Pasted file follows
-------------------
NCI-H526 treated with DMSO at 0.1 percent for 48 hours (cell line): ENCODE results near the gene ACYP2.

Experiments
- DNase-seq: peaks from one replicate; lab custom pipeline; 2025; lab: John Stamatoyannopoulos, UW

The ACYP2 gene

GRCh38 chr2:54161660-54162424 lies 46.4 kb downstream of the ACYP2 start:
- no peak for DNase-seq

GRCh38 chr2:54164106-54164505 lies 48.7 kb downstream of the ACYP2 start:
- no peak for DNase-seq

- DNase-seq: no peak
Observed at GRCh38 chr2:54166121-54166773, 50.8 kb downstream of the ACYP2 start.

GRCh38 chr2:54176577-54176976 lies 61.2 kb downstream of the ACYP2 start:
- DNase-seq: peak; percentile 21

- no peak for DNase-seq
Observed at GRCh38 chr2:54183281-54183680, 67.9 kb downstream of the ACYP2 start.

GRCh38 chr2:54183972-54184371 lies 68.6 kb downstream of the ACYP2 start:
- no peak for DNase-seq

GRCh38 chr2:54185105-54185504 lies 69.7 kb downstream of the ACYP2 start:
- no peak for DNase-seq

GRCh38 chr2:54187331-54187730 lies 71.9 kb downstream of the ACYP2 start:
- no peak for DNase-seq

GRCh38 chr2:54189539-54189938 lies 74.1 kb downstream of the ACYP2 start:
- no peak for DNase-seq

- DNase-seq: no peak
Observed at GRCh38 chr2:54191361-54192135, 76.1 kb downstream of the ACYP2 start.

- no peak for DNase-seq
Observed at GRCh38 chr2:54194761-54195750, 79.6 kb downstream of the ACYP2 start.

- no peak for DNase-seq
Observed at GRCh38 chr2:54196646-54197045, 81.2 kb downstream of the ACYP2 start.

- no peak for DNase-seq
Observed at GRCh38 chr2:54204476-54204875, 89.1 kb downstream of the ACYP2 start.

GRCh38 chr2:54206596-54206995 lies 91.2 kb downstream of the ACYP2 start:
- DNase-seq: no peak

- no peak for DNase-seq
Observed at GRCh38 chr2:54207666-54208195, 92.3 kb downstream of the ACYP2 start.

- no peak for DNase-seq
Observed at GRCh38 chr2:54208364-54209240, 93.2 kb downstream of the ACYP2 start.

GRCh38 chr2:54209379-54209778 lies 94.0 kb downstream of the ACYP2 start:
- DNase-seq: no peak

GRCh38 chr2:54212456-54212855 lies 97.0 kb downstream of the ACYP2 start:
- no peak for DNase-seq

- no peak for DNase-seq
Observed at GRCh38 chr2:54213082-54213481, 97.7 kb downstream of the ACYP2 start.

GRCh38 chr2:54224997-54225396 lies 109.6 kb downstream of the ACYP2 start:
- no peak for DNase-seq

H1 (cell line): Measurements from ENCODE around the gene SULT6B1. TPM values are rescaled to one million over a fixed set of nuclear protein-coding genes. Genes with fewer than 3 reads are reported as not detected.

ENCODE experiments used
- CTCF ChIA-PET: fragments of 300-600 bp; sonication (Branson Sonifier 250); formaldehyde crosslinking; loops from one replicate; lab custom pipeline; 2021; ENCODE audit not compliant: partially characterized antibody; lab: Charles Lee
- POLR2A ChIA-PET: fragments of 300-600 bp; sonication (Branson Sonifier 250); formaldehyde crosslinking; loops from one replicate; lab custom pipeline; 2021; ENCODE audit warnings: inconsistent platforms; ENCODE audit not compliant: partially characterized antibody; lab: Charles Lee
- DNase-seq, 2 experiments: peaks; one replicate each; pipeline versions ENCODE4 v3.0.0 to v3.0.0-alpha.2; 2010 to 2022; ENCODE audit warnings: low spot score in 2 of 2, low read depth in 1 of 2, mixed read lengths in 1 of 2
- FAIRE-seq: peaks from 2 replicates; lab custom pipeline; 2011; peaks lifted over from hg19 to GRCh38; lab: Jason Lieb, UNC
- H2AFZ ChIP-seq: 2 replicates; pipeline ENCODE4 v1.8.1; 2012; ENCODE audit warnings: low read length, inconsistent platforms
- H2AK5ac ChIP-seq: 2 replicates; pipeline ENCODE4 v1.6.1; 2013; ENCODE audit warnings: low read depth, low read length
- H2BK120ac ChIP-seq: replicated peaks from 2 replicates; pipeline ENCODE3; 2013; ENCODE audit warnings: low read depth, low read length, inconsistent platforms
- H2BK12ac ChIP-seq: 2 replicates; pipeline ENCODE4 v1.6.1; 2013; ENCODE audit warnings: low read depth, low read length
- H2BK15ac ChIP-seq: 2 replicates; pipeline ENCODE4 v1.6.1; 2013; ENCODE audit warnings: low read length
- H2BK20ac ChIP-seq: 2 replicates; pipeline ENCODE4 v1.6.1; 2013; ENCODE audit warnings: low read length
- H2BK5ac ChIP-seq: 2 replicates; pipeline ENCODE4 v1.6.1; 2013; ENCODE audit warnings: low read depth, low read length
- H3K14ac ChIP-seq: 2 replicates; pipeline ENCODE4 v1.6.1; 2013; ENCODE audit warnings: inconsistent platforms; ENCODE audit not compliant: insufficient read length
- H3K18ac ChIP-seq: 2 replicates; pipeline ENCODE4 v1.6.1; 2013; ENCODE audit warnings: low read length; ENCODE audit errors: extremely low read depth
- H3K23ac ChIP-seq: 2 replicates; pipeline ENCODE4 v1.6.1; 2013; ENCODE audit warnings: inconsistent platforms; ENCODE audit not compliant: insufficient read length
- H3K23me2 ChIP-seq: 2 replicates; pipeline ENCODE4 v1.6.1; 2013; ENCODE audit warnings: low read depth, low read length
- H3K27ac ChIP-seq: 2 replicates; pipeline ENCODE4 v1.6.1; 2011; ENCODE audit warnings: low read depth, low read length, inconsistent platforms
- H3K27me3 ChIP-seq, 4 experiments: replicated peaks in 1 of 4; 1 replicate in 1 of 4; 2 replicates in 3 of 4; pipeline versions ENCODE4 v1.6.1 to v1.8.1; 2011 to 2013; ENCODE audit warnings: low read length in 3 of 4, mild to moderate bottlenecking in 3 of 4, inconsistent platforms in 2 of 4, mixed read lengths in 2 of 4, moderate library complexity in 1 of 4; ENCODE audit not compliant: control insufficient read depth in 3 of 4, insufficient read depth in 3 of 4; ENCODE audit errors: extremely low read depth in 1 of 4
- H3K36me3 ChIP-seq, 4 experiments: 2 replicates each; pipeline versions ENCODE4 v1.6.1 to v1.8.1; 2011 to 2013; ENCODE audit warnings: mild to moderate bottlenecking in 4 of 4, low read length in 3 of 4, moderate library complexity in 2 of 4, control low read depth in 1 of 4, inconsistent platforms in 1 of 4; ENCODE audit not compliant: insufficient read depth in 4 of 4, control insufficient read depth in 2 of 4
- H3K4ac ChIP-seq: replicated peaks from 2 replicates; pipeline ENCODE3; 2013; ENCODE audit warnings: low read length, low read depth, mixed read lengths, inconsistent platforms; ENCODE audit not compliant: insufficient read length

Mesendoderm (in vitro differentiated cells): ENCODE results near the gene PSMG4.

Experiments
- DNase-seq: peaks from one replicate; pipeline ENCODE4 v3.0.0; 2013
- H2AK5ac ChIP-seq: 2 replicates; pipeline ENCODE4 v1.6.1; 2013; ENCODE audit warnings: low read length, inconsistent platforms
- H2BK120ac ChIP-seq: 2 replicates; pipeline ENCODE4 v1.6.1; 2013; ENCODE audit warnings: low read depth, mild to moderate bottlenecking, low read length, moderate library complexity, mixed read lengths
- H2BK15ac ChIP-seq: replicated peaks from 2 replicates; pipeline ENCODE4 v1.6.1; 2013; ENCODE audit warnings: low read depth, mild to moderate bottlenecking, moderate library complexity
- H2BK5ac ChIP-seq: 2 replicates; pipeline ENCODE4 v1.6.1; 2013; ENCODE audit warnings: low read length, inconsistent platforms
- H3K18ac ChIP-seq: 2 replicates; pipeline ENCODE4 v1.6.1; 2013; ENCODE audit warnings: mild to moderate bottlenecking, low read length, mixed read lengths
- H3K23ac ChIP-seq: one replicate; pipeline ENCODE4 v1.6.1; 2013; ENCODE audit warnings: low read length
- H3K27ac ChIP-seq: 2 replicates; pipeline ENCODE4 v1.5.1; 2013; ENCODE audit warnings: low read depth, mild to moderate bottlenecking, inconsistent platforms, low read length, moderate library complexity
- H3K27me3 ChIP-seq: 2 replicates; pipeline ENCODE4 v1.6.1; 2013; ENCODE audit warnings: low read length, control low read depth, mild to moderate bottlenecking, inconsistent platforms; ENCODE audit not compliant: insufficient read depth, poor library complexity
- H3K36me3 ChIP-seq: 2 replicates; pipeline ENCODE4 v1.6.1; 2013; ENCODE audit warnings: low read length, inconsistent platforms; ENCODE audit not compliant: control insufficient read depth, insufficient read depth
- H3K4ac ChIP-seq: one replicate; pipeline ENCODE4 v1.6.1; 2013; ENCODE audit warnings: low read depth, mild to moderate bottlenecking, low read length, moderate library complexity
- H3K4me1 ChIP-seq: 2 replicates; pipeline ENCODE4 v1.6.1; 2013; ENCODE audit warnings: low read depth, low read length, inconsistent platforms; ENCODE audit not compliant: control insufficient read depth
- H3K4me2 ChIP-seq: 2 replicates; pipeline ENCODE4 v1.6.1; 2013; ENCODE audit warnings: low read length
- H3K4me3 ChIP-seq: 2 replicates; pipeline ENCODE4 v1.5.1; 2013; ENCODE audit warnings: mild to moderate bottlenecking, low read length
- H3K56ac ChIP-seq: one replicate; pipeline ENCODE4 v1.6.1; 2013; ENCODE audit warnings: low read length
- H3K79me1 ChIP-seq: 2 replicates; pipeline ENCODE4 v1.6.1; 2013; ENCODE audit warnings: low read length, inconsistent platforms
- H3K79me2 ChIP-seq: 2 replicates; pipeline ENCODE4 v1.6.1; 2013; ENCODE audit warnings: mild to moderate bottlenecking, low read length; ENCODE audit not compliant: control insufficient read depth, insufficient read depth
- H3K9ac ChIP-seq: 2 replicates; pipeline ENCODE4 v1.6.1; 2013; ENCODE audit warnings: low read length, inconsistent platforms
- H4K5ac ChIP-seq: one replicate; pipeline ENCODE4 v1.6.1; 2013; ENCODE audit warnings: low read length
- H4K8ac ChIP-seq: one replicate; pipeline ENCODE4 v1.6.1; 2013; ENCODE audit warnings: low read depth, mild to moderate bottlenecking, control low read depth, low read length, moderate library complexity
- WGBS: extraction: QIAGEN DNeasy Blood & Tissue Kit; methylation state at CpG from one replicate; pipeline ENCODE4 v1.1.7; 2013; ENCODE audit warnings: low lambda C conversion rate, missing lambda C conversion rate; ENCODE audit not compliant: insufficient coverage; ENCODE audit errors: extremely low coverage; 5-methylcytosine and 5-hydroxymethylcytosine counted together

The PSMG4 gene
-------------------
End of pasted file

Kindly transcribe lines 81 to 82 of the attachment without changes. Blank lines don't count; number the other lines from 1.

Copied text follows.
- H3K4me3 ChIP-seq: 2 replicates; pipeline ENCODE4 v1.5.1; 2013; ENCODE audit warnings: mild to moderate bottlenecking, low read length
- H3K56ac ChIP-seq: one replicate; pipeline ENCODE4 v1.6.1; 2013; ENCODE audit warnings: low read length